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Discussion Starter · #1 ·
An interesting (and long) article
http://www.autosite.com/content/shared/articles/templates/index.cfm/article_id_int/537

Just two years ago, the idea of a hybrid comparison was laughable. There was the Prius, the Prius, and oh yeah, that little Honda Insight popular with MIT professors, IT nerds and Caltech alumni. You had no practical choice: if you wanted a hybrid, you sacrificed driving pleasure and cargo room and bought either a Honda Insight or an old-style Toyota Prius. If you wanted to be cool, conserve fuel and reduce our dependence on foreign oil, you could drill for oil up in the Arctic –- or just get in line outside the nearest Toyota or Honda dealer. Get in that line, boy, and get ready with your checkbook. You’re doing God’s work, so smile for the camera when the ink you scratch comes out to a thousand over sticker.

At least some things have changed.
Two years of oily water under the bridge, and now shoppers can choose between a new Prius, an SUV hybrid and a sedan hybrid, with more on the way. Now the idea of a comparison –- albeit across vehicle types –- is a credible one, as people who are shopping for a hybrid need to know which vehicle provides the best all-around value. That’s a good question, and one we endeavor to answer with our first-ever hybrid comparison. This is a unique and challenging test, as it pits different types of vehicles with a common technology that has become the nation’s center of attention. People don’t talk about the Ford Escape. They talk about the Ford Escape Hybrid. And the Toyota Prius is just a funky hatchback without its Synergy Drive. Of course, the very idea of a hybrid world without a Prius in it is like talking about baseball without the bean ball.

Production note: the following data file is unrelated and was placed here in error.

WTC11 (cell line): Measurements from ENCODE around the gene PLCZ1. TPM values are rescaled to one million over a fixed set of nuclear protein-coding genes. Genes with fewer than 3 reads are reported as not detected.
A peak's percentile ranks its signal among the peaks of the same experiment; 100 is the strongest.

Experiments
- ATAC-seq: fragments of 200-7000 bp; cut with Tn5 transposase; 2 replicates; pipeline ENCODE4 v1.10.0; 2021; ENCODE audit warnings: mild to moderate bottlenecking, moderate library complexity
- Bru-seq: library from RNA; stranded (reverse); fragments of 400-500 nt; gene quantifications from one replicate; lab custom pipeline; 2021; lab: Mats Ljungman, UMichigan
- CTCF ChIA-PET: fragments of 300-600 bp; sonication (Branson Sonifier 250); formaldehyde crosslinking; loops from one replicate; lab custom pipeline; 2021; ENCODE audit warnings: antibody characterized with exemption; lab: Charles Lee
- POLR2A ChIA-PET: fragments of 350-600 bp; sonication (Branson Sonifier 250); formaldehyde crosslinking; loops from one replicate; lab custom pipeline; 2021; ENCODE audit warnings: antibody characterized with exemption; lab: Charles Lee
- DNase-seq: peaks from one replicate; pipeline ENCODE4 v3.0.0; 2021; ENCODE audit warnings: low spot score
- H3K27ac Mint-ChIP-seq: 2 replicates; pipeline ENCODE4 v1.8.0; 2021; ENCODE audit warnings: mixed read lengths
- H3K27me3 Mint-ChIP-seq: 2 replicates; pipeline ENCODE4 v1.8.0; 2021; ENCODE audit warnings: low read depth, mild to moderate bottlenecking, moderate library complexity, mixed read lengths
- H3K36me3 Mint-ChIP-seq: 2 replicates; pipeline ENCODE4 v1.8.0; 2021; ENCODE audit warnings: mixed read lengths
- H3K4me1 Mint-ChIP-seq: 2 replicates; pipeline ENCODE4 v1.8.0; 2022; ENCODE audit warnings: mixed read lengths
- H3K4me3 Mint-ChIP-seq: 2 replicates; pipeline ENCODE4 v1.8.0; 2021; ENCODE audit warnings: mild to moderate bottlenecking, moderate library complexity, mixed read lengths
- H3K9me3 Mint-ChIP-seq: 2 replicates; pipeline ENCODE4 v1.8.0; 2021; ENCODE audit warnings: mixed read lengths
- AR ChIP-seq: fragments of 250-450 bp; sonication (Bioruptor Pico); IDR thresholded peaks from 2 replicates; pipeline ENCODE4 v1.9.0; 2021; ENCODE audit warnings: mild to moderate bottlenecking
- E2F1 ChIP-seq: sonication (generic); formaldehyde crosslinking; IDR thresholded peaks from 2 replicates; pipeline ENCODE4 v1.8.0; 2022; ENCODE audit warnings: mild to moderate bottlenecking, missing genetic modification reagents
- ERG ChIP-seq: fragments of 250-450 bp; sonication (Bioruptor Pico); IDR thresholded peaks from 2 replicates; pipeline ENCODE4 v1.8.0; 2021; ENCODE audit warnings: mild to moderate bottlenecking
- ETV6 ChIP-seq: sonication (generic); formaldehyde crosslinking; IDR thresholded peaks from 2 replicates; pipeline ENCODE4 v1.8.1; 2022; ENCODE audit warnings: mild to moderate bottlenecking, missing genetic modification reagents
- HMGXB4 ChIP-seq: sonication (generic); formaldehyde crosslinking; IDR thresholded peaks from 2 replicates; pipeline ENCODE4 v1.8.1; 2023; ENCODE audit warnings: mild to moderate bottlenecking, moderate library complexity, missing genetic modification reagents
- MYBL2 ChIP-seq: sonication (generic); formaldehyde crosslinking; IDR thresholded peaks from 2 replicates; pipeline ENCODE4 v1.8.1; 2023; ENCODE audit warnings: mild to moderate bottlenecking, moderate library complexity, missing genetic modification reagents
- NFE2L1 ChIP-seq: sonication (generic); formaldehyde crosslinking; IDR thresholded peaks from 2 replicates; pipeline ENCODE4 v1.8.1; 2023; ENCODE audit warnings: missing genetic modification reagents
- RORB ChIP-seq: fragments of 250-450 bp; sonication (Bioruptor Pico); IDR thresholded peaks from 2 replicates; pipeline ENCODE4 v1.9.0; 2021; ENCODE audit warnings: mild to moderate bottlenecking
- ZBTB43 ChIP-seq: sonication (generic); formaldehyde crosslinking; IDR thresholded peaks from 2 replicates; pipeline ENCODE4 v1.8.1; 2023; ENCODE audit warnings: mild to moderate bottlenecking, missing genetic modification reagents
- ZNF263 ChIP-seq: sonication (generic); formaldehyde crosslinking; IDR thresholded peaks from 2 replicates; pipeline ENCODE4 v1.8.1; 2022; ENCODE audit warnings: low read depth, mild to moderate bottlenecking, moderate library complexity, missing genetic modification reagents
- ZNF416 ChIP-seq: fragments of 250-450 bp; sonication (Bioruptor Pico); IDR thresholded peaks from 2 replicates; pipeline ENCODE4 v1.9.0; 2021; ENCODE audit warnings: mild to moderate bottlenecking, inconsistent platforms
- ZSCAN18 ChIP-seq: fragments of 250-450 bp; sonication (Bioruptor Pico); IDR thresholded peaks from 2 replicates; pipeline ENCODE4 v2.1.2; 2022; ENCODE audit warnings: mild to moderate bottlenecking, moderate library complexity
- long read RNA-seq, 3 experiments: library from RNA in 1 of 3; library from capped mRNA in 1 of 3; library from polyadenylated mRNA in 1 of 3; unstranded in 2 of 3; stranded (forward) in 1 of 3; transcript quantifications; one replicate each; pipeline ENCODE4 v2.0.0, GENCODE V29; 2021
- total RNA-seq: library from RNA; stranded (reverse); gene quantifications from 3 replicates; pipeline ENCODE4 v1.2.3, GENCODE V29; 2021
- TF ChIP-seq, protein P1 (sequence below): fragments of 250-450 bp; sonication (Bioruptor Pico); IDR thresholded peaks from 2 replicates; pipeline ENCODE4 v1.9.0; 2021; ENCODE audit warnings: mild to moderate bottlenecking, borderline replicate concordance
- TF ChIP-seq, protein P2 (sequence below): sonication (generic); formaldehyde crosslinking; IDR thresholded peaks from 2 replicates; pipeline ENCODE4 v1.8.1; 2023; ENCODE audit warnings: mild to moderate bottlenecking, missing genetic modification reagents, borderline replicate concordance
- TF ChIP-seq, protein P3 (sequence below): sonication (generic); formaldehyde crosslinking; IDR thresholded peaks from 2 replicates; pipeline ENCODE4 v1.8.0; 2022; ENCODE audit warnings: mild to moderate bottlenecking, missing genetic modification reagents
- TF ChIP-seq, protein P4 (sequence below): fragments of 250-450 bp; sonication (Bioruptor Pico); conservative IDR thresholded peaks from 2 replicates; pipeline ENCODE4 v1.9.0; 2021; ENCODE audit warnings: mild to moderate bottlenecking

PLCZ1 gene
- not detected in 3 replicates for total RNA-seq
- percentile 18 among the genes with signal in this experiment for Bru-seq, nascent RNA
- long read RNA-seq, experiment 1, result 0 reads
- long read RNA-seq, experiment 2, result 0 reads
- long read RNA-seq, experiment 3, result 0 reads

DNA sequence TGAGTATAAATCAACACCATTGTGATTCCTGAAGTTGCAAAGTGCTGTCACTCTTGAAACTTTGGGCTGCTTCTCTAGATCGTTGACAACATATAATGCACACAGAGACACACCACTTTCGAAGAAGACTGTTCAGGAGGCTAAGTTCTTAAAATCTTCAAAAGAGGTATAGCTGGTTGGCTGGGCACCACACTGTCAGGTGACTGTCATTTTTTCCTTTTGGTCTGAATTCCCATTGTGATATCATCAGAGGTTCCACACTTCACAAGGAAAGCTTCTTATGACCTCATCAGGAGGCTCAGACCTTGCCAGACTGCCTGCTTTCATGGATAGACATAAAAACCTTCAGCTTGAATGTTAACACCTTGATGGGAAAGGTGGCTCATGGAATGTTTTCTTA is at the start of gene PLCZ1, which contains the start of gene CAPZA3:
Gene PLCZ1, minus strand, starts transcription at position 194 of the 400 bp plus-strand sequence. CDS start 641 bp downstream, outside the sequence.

And here it comes, high and tight: Toyota, doing what Toyota does, put a sack of money –- a big sack –- in the hands of their own MIT professors and told them to keep the Prius credible in a changing market, to keep the competition either gasping to catch up, or, as with General Motors, sitting on the sidelines.

Ford chose a different path.
Not content to sit and watch like its Detroit brethren, Ford struggled to build its own landmark hybrid, and came out with an SUV –- the Ford Escape Hybrid, to be exact. Honda, as the only car company really playing on the same field as Toyota, added the Honda Accord Hybrid to a lineup that already included the Civic Hybrid and the Insight.

Both of these new cars from Ford and Honda offer benefits beyond the considerable charms of the Prius. There’s more room. And more power, along with a more traditional style, all of it in the same price neighborhood. For people who want to buy a hybrid, that choice is excellent news. Shoppers are no longer restricted to the impractical Honda Insight, too-expensive-for-what-you-get Honda Civic Hybrid, or the Prius –- now there’s a different hybrid for different lifestyles, one to fit what you do and how you get there. Because all are priced at or under $30,000 for a well-equipped model, they represent what is most likely on the shopping list of those in the Great Gray Middle Class who want to shed the dinosaur –- and must have a practical, fairly-priced car to do so. A luxury hybrid, such as the Lexus RX 400h, probably doesn’t make it to this list, so it was not tested.